650B or not 650B? Explained.

The chances are that you’ll have seen GCN, Cycling Weekly or BikeRadar’s videos on the relative advantages and disadvantages of 650B vs 700C wheels for gravel. 

With variations upon a theme, they cover unscientific testing and comparisons of the technical details, and they have done a good job explaining what the key differences are.

In summary; 

*650B wheels and tyres offer wider tyre options for 700C bikes
*In all but the most technical of gravel riding, the 700C wheels will be faster
*Extra grip, especially on steep climbs and the option to run lower tyre pressures, with increased comfort, are the main 650B advantages
*Carbon 650B rims can offer weight savings compared to their 700C versions, with their lay up having being adjusted to the smaller rim size, were as an alloy 650B version of the same 700C rim is only about 7% lighter 

Take a look at the CGN ones below if you haven’t seen them yet, there are links to BikeRadar and Cycling Weekly at the bottom too. 

 

 

WHAT ELSE DO I NEED TO KNOW? 

650B Tyres

If you are choosing a 650B wheelset to fit in your 700C bike, then you should use higher volume tyres to size up as close as you can to the diameter the bike was designed for, otherwise the handling could be adversely affected. (700C x 38mm tyre = c. 697mm diameter | 650B x 47mm tyre = c. 665mm diameter) 

Smaller diameter tyres will save weight, right? Wrong! A wide 650B tyre is heavier than its narrower 700C equivalent. A 700C 40mm Maxxis Rambler is the same weight as a 650B Continental Terra Speed. Saving significant weight with 650B wheels is not really a possibility. 

Tread choice; 650B tyres are available with more aggressive tread (such as the WTB Sendero), but more rubber = heavier tyres. If you are thinking of 650B wheels specifically to fit aggressive treaded tyres for winter muddy conditions, there are loads of 700C full mud cyclo cross tyres that might be better option, their generally narrower width cuts down through the mud to the grippier layer below better than a wide tyre. The 700C 33mm Donnelly PDX comes up at 36mm on a 21mm internal width rim and is super grippy but rolls well on harder surfaces.

There is no doubt that higher volume tyres at lower pressure delivers noticeable benefits, but there is a strong argument that most riders are riding their 700C gravel tyres too hard. A tubeless 700C x 40mm tyre with a nice wide (25mm internal) rim can be ridden by many riders at 20-30 psi without problems.

The BikeRadar link at the bottom of the page has a great explanation of tyre pressure, explained by tyre tension.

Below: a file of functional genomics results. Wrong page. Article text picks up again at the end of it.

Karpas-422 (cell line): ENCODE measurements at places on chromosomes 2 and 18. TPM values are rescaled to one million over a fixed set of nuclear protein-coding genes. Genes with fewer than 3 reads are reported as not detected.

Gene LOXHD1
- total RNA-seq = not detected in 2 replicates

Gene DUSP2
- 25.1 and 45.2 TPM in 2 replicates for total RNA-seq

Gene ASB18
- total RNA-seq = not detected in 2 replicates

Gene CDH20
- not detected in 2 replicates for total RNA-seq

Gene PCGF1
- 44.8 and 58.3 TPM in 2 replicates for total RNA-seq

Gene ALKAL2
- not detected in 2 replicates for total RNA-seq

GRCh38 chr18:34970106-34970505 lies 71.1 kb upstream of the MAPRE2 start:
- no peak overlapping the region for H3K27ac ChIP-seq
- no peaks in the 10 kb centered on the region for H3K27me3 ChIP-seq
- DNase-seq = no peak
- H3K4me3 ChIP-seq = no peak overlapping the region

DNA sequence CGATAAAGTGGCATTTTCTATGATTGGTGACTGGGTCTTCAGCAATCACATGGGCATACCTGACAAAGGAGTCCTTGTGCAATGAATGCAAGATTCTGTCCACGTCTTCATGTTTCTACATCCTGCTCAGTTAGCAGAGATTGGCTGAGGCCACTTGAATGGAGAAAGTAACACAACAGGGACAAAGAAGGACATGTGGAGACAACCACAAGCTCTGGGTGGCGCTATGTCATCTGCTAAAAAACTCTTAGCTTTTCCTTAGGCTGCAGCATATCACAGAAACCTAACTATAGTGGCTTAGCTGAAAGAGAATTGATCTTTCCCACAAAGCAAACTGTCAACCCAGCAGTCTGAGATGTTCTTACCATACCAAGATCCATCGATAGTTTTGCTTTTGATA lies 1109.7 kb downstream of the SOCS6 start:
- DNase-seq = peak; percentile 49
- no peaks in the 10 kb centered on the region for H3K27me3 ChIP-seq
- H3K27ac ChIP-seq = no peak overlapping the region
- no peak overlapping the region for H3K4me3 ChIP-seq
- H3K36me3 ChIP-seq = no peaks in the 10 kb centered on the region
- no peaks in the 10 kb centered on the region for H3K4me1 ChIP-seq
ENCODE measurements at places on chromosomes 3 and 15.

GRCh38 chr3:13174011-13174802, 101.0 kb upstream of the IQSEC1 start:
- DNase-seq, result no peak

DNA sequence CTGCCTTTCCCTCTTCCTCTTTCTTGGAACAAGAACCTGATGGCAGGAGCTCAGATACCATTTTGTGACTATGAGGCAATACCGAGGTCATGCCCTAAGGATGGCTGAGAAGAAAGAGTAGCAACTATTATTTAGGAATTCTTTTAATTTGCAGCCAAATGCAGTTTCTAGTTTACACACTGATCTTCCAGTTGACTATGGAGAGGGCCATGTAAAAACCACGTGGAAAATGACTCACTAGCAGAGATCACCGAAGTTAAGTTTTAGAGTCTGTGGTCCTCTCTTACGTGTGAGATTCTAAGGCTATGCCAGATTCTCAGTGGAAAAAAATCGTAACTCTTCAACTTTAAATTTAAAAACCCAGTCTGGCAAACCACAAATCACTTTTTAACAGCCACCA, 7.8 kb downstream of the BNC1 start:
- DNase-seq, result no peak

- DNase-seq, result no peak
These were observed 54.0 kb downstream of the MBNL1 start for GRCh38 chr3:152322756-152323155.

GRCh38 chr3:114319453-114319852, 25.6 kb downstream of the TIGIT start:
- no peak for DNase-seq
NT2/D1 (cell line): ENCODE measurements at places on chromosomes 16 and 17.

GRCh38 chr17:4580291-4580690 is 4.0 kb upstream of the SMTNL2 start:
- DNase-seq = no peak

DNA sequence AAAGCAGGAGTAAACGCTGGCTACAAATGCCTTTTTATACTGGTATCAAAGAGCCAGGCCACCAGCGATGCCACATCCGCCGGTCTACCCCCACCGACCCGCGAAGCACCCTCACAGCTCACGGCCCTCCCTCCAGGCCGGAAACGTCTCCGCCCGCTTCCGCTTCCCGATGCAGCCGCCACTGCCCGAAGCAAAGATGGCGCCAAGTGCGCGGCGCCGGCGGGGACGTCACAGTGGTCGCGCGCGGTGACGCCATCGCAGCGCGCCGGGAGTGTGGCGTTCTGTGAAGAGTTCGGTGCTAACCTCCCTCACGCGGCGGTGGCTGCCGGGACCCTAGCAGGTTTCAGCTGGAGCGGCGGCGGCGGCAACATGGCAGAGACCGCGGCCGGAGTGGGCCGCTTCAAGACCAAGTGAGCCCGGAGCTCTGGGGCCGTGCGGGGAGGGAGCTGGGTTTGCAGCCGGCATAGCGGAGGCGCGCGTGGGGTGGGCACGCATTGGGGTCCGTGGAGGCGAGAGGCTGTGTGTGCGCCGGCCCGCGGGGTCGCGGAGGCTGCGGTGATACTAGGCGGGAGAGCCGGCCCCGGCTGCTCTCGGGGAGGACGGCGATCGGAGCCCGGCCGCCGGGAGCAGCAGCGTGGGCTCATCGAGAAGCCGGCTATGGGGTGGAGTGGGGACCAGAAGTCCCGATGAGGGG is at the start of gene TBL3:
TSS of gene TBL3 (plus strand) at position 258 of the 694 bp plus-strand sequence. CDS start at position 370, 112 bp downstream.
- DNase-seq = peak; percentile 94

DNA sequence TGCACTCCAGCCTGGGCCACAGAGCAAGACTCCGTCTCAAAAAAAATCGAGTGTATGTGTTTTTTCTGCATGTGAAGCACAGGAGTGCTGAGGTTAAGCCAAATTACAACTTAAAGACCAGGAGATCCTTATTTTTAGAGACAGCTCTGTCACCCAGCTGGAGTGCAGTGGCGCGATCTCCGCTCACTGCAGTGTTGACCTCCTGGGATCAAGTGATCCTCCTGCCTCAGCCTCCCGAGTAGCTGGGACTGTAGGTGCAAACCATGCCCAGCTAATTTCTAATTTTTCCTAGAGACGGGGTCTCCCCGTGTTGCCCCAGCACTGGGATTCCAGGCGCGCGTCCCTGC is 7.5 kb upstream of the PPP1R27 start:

Take a look at ACCU-GAGE tyre pressure gauges, these are the best tyre pressure gauges for accurately dialling in your tyre pressure.   

650B Rims

Many 650B rims are MTB rims repurposed for gravel, and whilst you can get nice light wide aluminium 410g rims which are suitable for gravel, many will be overbuilt MTB trail/enduro rims at nearer 590g. 

For riding off-road, rim weight rather than aerodynamics makes the biggest difference to a wheel's riding performance. A light rim will save you energy every time you accelerate after braking or on short steep uphill sections. Even if you are not racing, saving energy is as important as comfort for long days in the saddle. 

Given that 650B rims are for wider tyres, then wider rims make sense too. Our LOWMASS GA25 rims are wider than most. With a 25mm internal width, they are a great wide base for wide 650B tyres.

The strength

650B’s strength is its greatest strength!

Talk to anyone who builds wheels and they will tell you that a 650B wheel is a physical work out to build. Not in terms of turning the nipples, but in terms of stressing the wheel.  

The shorter spokes and wider bracing angle make the wheel much less flexible and harder work to stress (than the equivalent 700C) during the build process. These are the features that makes a wheel stronger.

The other thing that makes a wheel stronger is the number of spokes, build with 32 spokes and a 650B wheel is a very strong structure.

So should I be on 650B?

If you are answering yes to these points then yes! 

*I am looking for comfort and don’t mind it being at the cost of speed
*I am looking for the gnarliest wide tyre tread
*I want more of the wheel’s diameter to be tyre compared to a 700C wheel
*I am up against wheel weight limits and am looking for the strongest wheelset
*I understand the potential geometry changes and their effect on my bike
*I have clearance for 50mm tyres 

If you are answering yes to these points, without a yes in the above, then think again!

*I want to save weight
*I am going to run smooth tyres on a bike designed for 700C
*I am going to run narrower than 50mm tyres and don’t want to alter my 700C bike’s handling
*I haven't spent time dialling in my 700C tyre pressure 
*I haven't tried fitting the widest 700C tyres that will fit in my frame 
*I haven't looked at how wide 700C rims could work for me 

650B has some very specific benefits over 700C, if they match your needs then they make sense. If not then they could be an expensive experiment.

We have avoided the complex subject of changes to geometry in this article, but will cover it in a future one. The chances are though, your 700C bike will have a lower bottom bracket with 650B wheels. 

Contact us if you’d like to talk about how 650B wheels might work for you or if you would like to find out more about LOWMASS Gravel Wheels with wide 25mm + internal width rims in 650B & 700C.

There is a very good chance that a wide 700C wheelset will be better suited to you, your bike and your riding...

Links to BikeRadar and Cycling Weekly 650B videos 

Take a look at our other articles - https://gravelrider.co.uk/blogs/gravel-rider-ideas-reviews-and-advice